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The term “herring” refers to a family of fish with many similar physical characteristics. All of the fish in this family are pursued by humans for food, as well as numerous other marine animals from large to small. As a result, many species are considered by many to be a crucial in the ocean, providing food to large numbers of animals in waters ranging from the frigid Arctic to the semitropical. Herrings and their characteristic large shoals have been written about and pursued by human fishermen for centuries.
Most herrings are small, and all of them are long and narrow to streamline rapid swimming and maneuvering. In addition, they have protruding lower jaws, a single dorsal fin, and soft fins without spines. The body of a herring is designed for swimming, which they do in shoals of hundreds of fish. Shoals can be identified by the flash of silver from the bodies of the fish, who move in unison pursuing plankton to eat.
These fish migrate up to 900 miles (1,500 kilometers) to spawn, laying clouds of eggs on the ocean floor to be fertilized. Depending on where the eggs are laid, they will hatch into small larvae within seven to ten days. The larvae drift with the ocean currents as they mature, eating small plankton and growing into juveniles called brit. Brit cling close to shore in large shoals, and provide fodder for many shore birds as a result.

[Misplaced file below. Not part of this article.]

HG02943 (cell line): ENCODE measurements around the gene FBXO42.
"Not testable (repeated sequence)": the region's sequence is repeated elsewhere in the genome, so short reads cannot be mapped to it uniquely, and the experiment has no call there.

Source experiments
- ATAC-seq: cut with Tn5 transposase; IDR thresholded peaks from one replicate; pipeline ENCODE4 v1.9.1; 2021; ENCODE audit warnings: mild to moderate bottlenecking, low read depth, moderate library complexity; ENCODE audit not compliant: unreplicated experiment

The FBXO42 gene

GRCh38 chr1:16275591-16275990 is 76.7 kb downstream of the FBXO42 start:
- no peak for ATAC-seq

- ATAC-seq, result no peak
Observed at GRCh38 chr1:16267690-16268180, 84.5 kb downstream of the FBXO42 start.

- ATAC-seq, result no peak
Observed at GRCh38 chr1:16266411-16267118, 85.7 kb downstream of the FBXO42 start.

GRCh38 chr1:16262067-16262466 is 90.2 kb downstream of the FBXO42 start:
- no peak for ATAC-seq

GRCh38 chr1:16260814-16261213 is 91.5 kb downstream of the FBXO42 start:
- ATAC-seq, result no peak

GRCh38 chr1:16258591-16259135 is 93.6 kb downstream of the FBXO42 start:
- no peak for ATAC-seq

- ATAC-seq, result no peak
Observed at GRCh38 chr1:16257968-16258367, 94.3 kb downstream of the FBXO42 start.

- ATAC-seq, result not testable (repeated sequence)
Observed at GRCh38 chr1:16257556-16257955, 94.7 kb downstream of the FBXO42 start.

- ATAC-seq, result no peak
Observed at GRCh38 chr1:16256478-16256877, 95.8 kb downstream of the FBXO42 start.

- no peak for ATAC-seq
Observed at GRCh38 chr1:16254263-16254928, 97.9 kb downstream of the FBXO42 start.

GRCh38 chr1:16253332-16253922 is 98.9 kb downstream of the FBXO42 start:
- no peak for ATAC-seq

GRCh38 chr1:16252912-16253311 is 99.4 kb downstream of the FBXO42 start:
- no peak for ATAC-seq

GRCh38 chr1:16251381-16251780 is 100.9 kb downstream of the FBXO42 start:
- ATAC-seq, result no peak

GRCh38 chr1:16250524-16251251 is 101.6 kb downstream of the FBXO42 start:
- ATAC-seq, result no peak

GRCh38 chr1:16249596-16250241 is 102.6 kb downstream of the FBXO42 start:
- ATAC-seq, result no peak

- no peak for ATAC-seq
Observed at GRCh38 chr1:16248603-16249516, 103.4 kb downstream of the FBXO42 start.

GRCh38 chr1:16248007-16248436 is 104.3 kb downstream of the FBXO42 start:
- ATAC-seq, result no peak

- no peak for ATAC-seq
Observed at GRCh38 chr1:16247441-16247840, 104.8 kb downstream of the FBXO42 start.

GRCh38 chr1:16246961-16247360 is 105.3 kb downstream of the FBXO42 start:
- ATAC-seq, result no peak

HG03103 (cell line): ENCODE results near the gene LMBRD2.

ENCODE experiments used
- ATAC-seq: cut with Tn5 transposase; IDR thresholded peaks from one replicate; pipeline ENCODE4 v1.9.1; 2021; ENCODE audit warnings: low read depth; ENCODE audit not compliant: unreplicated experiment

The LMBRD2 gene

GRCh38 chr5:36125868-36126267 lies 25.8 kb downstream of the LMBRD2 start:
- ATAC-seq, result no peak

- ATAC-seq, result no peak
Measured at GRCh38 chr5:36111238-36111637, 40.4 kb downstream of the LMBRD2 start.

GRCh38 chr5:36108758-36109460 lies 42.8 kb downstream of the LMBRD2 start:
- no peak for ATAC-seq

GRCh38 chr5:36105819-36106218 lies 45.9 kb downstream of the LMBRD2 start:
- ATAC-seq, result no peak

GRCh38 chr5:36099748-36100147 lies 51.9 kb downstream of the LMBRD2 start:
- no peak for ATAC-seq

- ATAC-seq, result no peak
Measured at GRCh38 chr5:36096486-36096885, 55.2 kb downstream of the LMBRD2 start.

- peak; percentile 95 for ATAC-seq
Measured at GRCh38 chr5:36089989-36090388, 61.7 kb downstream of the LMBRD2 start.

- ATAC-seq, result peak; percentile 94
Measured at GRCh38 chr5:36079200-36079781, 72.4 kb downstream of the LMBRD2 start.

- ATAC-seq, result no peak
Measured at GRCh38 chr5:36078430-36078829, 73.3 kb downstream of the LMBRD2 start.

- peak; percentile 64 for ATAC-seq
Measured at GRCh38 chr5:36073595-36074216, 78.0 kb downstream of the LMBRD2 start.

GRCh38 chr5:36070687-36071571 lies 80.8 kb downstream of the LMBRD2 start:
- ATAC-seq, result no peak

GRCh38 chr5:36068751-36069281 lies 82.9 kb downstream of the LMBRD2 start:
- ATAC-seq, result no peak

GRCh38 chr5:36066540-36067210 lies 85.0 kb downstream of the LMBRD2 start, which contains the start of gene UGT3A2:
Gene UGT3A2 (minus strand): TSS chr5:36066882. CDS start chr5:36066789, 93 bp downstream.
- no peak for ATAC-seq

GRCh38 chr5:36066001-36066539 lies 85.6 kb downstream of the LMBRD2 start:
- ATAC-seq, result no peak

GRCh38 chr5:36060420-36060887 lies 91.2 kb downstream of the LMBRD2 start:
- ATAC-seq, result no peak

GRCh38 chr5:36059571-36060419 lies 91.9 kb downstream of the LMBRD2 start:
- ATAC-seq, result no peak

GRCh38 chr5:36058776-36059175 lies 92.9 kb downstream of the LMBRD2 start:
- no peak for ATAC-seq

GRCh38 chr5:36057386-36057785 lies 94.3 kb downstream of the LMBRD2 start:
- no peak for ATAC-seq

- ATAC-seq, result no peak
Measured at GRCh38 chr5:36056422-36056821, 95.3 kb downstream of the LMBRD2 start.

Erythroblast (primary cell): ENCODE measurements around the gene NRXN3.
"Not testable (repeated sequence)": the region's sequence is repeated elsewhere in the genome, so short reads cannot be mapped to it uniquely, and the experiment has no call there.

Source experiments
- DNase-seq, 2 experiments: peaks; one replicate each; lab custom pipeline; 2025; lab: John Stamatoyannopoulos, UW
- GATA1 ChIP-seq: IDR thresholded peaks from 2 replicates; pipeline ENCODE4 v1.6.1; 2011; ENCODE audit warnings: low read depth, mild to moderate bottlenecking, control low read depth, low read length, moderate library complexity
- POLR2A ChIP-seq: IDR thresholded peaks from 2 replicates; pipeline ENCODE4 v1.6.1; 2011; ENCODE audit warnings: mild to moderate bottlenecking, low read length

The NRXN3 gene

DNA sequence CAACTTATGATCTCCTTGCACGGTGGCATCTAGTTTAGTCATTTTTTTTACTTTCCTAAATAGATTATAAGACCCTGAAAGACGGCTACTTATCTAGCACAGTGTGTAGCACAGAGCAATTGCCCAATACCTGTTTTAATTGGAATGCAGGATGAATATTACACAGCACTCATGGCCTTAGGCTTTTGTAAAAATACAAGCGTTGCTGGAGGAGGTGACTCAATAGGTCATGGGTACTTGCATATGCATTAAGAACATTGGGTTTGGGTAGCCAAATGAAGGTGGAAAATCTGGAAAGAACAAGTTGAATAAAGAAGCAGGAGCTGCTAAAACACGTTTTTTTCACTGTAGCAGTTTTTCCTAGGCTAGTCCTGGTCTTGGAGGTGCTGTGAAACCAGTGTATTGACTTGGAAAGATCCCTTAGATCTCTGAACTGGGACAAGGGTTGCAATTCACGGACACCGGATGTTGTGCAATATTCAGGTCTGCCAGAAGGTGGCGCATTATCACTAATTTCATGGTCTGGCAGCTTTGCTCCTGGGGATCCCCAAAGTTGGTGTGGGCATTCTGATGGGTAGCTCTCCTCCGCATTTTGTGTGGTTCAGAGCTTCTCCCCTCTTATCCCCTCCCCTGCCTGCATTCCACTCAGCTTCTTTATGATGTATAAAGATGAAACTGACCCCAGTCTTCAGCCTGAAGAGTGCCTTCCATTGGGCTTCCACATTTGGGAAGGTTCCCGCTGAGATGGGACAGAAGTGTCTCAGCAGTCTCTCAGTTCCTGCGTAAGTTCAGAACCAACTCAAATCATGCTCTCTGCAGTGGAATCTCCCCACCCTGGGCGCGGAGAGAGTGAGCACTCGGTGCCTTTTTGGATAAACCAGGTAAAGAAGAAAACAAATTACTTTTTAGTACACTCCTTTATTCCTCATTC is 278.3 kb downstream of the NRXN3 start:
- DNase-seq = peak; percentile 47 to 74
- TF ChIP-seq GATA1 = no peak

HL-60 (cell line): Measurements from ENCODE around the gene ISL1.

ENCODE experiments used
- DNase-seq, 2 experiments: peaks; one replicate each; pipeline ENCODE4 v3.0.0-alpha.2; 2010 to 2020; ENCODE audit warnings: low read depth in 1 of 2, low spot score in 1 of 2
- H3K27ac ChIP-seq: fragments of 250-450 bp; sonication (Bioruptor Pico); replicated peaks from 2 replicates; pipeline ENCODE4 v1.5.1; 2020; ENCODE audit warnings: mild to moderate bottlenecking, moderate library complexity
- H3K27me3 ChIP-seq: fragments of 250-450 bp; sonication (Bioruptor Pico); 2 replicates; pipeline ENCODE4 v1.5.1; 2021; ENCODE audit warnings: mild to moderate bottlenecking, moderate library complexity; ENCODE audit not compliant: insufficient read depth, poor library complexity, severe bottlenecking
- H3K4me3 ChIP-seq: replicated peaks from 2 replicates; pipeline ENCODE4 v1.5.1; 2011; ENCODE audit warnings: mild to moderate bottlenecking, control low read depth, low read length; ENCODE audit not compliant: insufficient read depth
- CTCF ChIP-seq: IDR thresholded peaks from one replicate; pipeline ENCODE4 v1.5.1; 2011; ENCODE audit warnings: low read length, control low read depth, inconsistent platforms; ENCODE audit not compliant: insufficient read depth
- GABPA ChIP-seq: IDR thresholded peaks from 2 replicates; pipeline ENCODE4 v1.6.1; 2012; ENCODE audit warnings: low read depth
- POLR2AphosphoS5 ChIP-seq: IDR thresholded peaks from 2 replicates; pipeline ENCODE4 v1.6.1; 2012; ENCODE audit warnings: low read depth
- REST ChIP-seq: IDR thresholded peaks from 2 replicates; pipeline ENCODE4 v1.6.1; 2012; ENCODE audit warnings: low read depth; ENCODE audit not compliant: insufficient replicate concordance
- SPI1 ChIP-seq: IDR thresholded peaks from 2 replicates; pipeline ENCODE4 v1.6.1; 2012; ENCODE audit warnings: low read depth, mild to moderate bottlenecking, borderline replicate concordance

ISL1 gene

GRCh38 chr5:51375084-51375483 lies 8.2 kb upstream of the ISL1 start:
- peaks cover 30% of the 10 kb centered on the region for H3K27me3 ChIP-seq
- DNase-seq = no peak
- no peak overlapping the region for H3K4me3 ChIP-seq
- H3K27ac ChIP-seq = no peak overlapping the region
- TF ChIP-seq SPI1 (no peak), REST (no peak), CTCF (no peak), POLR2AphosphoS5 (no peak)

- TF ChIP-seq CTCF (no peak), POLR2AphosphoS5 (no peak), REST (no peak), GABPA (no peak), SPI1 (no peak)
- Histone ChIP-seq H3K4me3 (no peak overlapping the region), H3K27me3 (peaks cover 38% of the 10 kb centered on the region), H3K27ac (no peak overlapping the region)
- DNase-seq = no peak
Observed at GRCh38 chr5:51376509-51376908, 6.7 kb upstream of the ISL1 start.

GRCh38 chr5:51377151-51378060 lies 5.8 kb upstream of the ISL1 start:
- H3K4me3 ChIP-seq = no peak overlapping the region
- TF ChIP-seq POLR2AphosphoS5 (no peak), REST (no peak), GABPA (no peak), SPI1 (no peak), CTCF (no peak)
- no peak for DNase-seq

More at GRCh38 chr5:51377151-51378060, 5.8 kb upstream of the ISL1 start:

Herrings mature in three to four years, depending on the species, and migrate and spawn several times over the course of their lives. They vary widely in size as adult fish, with some tropical species such as the tarpon growing up to eight feet (2.5 meters) in length, although remaining fairly slim.
Atlantic herring is one of the most widely pursued representatives of this family of fish, with fishing grounds on both sides of the Atlantic. It is caught and preserved in a number of ways. In England, for example, herrings are frequently kippered by being split, cleaned, and packed in salt. They are also pickled, fermented, and smoked by various European nations, and have been a popular fish product for centuries, especially among Catholics.
In addition to being high in Omega 3 acid, a valuable dietary supplement, herring do not store mercury and other toxins in their bodies as some species of fish do. This makes them a popular choice by health conscious consumers who want to avoid health problems associated with eating fish.
Some species are at risk, primarily because of overfishing. Many marine conservation organizations recommend consuming Atlantic herring, because it is the most plentiful species. Allowed time to recover, other herring populations could be safely eaten again as well.
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